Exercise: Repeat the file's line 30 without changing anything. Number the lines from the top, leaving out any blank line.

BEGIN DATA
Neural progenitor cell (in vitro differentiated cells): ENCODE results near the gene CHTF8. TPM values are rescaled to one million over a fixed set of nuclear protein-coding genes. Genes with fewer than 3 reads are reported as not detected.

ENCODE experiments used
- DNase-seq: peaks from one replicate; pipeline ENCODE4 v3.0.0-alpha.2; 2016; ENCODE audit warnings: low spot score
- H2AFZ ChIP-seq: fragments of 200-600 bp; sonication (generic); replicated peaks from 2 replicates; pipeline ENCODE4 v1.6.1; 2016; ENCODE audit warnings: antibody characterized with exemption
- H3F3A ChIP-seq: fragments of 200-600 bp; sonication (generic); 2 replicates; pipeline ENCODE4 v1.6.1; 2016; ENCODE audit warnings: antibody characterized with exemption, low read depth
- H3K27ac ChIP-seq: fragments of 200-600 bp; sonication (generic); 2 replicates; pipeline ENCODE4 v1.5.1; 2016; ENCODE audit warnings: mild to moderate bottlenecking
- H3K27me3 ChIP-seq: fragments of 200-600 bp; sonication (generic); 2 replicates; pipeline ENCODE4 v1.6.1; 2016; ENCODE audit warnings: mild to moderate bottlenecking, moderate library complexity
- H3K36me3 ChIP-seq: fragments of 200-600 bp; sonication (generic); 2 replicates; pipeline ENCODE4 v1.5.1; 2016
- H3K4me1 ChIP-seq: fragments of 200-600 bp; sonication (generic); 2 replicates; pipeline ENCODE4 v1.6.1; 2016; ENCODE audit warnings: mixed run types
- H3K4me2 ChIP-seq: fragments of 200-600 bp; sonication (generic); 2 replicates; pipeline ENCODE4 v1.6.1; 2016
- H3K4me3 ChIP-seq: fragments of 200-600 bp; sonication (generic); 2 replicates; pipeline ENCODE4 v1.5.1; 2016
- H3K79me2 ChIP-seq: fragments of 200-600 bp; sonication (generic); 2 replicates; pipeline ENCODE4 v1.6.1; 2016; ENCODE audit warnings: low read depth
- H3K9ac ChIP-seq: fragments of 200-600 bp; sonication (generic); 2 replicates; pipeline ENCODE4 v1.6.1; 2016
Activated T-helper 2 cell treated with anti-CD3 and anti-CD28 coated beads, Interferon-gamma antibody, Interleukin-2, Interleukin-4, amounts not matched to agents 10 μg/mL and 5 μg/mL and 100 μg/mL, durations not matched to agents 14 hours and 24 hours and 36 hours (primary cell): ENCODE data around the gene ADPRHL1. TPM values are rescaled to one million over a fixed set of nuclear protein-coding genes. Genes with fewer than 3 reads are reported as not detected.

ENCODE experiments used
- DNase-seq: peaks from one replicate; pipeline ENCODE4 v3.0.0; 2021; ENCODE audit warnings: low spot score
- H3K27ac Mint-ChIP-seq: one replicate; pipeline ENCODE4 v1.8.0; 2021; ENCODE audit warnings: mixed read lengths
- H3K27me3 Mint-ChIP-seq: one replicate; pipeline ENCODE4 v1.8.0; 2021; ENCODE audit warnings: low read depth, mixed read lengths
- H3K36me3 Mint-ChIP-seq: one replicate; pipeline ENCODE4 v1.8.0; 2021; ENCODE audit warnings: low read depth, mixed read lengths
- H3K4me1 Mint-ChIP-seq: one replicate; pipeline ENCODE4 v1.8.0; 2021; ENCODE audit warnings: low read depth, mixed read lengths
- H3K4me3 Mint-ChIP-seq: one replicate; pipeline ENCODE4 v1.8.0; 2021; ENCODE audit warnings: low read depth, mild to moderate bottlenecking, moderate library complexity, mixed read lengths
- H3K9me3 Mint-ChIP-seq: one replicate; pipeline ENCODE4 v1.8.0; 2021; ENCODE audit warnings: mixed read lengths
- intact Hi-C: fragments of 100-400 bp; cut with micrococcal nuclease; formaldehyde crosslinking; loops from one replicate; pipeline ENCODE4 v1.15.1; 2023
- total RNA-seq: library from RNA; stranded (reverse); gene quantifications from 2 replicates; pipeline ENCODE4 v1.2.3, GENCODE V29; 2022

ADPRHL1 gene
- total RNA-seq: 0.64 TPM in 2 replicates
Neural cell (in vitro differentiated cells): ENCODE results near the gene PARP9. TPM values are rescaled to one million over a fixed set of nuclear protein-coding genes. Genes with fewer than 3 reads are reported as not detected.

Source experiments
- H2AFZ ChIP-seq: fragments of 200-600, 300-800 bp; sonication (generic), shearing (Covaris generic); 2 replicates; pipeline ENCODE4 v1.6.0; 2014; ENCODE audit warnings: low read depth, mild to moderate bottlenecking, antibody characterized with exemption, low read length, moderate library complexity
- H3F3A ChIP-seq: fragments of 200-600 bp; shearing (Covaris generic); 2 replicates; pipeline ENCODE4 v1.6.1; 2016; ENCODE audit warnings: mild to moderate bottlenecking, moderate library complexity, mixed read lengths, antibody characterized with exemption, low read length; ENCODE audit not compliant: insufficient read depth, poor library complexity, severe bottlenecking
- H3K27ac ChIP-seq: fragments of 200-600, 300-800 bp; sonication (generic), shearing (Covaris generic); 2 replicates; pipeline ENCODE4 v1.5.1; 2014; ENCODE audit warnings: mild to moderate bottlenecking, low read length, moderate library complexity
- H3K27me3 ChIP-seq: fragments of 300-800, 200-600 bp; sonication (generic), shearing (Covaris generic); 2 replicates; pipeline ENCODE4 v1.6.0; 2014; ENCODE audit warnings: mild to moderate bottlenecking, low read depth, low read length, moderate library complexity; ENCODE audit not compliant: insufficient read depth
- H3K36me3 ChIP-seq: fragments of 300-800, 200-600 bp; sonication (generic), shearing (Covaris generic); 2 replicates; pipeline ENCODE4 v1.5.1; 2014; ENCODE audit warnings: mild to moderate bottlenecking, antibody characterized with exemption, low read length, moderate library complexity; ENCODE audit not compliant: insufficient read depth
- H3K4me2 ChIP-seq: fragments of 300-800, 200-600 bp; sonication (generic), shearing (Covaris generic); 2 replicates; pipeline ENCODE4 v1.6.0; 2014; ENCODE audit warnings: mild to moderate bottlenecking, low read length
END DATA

- H3F3A ChIP-seq: fragments of 200-600 bp; shearing (Covaris generic); 2 replicates; pipeline ENCODE4 v1.6.1; 2016; ENCODE audit warnings: mild to moderate bottlenecking, moderate library complexity, mixed read lengths, antibody characterized with exemption, low read length; ENCODE audit not compliant: insufficient read depth, poor library complexity, severe bottlenecking